I find myself feeling incredible jealousy toward these bloggers and vloggers, because my mind immediately decides “they have so many fans only because they’re pretty and skinny.”

Terrible, right? Terrible for many reasons. I’m truly ashamed of myself for turning into a cartoonish stereotype: The High School Mean Girl.

Self-image and Travel
Looking chic on a Czech street.

My jealousy is unfair.

I don’t know how long this other blogger worked on her website. I don’t know about the hours or money that went into creating an aesthetically pleasing layout or building an audience on a specialized instagram account. My envious attitude belittles not only other women, pits me against other women, but clouds my judgment on my own efforts and what I can do to improve my blog.

Jealousy, especially “weight jealousy,” is absolute poison. From this day onward, I want to make the following promises to my readers and (more importantly) to myself:

  1. Stop believing other travelers only care about weight. While Google paints a single and exclusive image for “the female traveler,” the real world is far more diverse and I have experienced said-diversity first hand in hostels and on tours. I’ve met old and young travelers, large and small travelers, travelers of all races and sexual orientations. Everyone is welcome to roam our planet, not only skinny and/or athletic people.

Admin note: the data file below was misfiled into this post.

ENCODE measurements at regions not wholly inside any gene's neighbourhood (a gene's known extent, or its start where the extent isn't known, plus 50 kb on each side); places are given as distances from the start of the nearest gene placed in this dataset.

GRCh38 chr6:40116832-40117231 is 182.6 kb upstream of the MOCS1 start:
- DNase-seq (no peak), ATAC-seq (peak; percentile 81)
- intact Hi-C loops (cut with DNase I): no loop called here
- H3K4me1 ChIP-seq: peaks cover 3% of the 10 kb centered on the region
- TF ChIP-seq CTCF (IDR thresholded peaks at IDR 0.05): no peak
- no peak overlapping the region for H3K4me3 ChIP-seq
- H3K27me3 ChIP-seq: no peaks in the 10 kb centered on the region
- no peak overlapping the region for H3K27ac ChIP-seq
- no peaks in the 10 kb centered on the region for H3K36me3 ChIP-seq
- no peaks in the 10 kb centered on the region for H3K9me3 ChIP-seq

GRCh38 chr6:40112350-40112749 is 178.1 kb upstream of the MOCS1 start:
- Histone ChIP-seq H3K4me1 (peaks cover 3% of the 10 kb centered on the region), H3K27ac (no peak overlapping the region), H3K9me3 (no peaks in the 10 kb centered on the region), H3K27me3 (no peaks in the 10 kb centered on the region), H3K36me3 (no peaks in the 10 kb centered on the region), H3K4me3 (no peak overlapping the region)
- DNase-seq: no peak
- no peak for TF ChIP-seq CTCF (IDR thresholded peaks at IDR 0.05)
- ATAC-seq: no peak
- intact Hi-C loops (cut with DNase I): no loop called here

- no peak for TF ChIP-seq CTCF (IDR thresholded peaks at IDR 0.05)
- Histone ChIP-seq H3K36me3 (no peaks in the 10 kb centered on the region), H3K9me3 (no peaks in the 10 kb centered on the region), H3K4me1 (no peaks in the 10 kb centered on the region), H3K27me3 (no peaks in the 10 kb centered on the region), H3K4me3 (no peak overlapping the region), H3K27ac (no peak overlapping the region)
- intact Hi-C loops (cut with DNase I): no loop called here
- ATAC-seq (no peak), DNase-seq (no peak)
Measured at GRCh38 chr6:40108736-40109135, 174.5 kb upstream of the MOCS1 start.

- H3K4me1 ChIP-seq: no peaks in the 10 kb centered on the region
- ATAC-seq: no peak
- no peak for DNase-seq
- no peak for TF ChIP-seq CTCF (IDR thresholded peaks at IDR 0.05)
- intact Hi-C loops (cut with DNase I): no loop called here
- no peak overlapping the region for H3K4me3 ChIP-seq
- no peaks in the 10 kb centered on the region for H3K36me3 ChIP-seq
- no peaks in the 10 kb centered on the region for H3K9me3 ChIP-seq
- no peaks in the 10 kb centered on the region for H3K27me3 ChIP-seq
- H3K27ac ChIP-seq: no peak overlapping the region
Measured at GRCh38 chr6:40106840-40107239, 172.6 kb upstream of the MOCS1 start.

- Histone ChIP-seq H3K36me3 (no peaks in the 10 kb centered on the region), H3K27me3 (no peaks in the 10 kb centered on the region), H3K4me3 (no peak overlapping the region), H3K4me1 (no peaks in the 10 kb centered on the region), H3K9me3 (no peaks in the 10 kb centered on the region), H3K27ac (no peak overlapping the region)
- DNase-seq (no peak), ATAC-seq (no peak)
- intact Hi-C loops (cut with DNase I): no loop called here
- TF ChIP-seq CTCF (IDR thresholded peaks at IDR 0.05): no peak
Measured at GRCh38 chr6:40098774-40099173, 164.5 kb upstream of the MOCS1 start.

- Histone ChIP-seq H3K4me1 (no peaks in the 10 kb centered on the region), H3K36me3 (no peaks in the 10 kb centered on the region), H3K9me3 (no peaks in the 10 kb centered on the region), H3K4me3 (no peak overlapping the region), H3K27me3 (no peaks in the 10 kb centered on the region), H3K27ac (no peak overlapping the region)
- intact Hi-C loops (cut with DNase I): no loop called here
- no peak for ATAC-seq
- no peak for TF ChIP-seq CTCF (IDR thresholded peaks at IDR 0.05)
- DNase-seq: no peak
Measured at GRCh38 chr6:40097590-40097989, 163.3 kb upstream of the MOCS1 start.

2. Stop mentally attacking other women. I’m smart enough NEVER to leave trollish comments on blogs. Hell, Blond Wayfarer has a strict “no abusive comment” policy. But mentally bringing down other female bloggers because of their body type is disgusting. How am I better than “fat shamers?” I’m not! So, yeah, I don’t want to join the “woman vs. woman” brigade and instead applaud other women’s achievements in the blogging world.
  3. Focus on what I can conceivably do to improve myself. Bemoaning my weight doesn’t lead to tangible results. Instead I want to push on my energy into becoming a healthier and happier person. I want to spend more time making improvements to my blog to build a stronger audience so my tales of travel go further on the internet. Maybe instead of lounging on the sofa watching House Hunters International, I could participate in a travel chat on twitter or go for a jog.